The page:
Mexico’s lower house of Congress early on Saturday passed a bill to give the Army control over the civilian-led National Guard in a controversial move that critics say will unconstitutionally tighten the military’s grip over law and order, APA reports citing Reuters.
The legislative push marks something of a reversal for leftist President Andres Manuel Lopez Obrador, who promised on the campaign trail to deemphasize the military’s control over public security but has presided over record violence during nearly four years in office. The National Guard police force began operating in early 2019 at the behest of Lopez Obrador, who argued the new law enforcement agency would end rampant corruption under its predecessor, the Federal Police.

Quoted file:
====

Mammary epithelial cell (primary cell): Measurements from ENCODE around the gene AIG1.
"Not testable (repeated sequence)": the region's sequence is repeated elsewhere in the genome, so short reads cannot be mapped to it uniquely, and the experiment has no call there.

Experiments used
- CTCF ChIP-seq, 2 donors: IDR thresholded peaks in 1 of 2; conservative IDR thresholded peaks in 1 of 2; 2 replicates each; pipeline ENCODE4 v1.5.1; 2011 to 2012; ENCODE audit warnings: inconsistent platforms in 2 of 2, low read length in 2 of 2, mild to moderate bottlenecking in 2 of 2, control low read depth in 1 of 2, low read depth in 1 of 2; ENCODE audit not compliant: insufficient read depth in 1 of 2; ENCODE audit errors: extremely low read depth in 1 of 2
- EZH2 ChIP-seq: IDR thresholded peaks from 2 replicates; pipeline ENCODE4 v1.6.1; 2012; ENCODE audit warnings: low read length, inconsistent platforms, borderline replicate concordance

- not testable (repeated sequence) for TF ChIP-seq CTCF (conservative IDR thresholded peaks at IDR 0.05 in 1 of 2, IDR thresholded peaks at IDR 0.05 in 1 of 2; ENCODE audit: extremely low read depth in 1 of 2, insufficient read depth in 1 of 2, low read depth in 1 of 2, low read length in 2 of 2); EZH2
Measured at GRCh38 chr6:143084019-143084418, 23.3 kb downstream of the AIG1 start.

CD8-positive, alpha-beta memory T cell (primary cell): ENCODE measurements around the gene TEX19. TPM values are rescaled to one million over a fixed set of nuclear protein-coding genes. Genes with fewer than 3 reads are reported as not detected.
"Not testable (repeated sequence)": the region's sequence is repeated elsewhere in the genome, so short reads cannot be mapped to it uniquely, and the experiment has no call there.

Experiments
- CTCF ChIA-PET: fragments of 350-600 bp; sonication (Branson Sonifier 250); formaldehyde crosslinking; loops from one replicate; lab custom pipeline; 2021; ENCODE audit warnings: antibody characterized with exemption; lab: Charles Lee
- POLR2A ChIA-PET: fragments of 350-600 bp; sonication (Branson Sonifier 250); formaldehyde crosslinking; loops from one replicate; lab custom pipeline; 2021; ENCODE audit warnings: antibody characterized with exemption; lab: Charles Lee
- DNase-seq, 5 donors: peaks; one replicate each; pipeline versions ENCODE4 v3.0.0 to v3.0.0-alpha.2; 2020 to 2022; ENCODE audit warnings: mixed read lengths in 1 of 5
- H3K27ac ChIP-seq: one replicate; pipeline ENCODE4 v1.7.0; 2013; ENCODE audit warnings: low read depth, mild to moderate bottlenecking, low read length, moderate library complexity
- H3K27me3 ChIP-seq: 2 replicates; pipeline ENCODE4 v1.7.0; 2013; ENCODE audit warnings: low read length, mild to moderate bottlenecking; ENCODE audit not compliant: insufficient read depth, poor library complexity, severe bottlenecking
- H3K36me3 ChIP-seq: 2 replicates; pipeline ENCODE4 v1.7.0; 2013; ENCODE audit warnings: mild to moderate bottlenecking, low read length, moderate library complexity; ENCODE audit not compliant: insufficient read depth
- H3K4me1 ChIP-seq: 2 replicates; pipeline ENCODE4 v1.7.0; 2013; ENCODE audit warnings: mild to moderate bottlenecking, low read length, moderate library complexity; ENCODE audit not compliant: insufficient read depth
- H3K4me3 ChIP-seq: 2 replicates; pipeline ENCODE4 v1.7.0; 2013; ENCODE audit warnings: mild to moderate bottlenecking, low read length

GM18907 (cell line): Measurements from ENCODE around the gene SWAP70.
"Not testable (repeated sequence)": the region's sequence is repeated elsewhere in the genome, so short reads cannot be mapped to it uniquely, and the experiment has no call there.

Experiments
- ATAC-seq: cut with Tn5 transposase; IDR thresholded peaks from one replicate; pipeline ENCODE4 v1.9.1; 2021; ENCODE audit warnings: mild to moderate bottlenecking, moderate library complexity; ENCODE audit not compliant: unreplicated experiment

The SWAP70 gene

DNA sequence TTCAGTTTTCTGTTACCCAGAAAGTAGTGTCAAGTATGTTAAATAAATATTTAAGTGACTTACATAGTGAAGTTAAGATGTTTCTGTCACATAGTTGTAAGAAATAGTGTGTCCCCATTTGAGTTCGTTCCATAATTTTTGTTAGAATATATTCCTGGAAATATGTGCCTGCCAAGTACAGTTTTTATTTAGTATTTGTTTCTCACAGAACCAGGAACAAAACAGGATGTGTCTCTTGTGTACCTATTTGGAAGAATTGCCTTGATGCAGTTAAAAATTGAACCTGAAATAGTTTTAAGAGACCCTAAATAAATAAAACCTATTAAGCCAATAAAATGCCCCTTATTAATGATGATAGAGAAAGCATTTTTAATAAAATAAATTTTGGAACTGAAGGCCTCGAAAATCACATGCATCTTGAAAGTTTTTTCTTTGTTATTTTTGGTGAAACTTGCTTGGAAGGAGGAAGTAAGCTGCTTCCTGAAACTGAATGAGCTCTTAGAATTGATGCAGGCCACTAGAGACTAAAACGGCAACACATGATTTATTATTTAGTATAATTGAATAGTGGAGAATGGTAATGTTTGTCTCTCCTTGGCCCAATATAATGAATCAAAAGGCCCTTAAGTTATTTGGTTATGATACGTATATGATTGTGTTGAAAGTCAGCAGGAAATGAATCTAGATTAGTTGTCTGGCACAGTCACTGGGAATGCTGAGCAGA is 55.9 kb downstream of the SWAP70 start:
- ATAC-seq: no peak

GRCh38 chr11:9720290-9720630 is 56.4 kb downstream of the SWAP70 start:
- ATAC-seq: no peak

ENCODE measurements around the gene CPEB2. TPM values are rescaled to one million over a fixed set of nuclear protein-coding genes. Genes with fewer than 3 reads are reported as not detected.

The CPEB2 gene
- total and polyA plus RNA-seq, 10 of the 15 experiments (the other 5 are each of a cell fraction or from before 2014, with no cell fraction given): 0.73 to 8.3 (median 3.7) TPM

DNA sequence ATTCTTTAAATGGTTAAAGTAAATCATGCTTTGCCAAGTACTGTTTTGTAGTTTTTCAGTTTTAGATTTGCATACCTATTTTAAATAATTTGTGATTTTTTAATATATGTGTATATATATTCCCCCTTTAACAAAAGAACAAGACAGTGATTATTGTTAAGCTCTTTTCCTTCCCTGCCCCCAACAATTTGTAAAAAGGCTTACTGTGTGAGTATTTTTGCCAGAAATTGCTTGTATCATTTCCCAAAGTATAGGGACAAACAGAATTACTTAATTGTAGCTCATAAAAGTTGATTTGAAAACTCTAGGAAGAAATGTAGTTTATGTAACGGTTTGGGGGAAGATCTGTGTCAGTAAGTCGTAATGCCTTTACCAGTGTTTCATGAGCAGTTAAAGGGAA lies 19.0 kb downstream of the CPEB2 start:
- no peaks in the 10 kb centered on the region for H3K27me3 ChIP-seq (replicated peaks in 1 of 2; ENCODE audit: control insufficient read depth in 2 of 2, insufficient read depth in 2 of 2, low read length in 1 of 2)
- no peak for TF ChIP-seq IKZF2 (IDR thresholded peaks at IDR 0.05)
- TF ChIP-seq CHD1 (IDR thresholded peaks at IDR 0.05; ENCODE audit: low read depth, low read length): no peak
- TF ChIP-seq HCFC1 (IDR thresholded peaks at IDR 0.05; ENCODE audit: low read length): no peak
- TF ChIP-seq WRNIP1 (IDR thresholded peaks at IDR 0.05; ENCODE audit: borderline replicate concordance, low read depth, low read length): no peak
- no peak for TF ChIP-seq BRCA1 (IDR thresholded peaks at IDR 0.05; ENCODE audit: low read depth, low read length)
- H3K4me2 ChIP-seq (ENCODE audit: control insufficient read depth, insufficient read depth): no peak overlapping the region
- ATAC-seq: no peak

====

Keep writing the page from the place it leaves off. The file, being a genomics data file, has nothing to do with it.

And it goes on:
Opposition legislators and activists have criticized the fledgling force for alleged abuses even as Lopez Obrador extends the military’s remit into other areas of civilian life.
“The initiative puts at risk the validity and respect for human rights and goes against the international standards for public security,” Amnesty International said before the vote.